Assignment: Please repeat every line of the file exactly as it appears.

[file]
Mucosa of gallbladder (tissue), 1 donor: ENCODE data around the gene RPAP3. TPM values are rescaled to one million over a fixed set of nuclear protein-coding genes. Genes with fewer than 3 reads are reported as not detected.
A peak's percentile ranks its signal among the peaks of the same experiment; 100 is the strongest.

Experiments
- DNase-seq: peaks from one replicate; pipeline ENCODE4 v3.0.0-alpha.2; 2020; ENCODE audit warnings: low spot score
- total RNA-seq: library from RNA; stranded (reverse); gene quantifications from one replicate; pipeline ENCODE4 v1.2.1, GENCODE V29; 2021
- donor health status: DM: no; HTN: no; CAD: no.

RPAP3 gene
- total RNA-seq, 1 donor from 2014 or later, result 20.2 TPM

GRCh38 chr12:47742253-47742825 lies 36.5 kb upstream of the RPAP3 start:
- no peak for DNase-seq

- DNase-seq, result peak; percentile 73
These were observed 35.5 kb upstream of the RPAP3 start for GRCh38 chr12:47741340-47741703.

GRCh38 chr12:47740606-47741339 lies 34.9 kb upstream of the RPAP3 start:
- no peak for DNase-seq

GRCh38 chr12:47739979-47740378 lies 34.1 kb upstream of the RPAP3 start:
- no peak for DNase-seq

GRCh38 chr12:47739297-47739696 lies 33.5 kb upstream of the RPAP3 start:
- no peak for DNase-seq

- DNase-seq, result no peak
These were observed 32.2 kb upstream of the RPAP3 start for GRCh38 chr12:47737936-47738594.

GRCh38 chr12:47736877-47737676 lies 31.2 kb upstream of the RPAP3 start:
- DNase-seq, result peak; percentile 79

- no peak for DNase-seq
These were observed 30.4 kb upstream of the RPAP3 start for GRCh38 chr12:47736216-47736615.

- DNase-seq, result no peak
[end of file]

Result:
Mucosa of gallbladder (tissue), 1 donor: ENCODE data around the gene RPAP3. TPM values are rescaled to one million over a fixed set of nuclear protein-coding genes. Genes with fewer than 3 reads are reported as not detected.
A peak's percentile ranks its signal among the peaks of the same experiment; 100 is the strongest.

Experiments
- DNase-seq: peaks from one replicate; pipeline ENCODE4 v3.0.0-alpha.2; 2020; ENCODE audit warnings: low spot score
- total RNA-seq: library from RNA; stranded (reverse); gene quantifications from one replicate; pipeline ENCODE4 v1.2.1, GENCODE V29; 2021
- donor health status: DM: no; HTN: no; CAD: no.

RPAP3 gene
- total RNA-seq, 1 donor from 2014 or later, result 20.2 TPM

GRCh38 chr12:47742253-47742825 lies 36.5 kb upstream of the RPAP3 start:
- no peak for DNase-seq

- DNase-seq, result peak; percentile 73
These were observed 35.5 kb upstream of the RPAP3 start for GRCh38 chr12:47741340-47741703.

GRCh38 chr12:47740606-47741339 lies 34.9 kb upstream of the RPAP3 start:
- no peak for DNase-seq

GRCh38 chr12:47739979-47740378 lies 34.1 kb upstream of the RPAP3 start:
- no peak for DNase-seq

GRCh38 chr12:47739297-47739696 lies 33.5 kb upstream of the RPAP3 start:
- no peak for DNase-seq

- DNase-seq, result no peak
These were observed 32.2 kb upstream of the RPAP3 start for GRCh38 chr12:47737936-47738594.

GRCh38 chr12:47736877-47737676 lies 31.2 kb upstream of the RPAP3 start:
- DNase-seq, result peak; percentile 79

- no peak for DNase-seq
These were observed 30.4 kb upstream of the RPAP3 start for GRCh38 chr12:47736216-47736615.

- DNase-seq, result no peak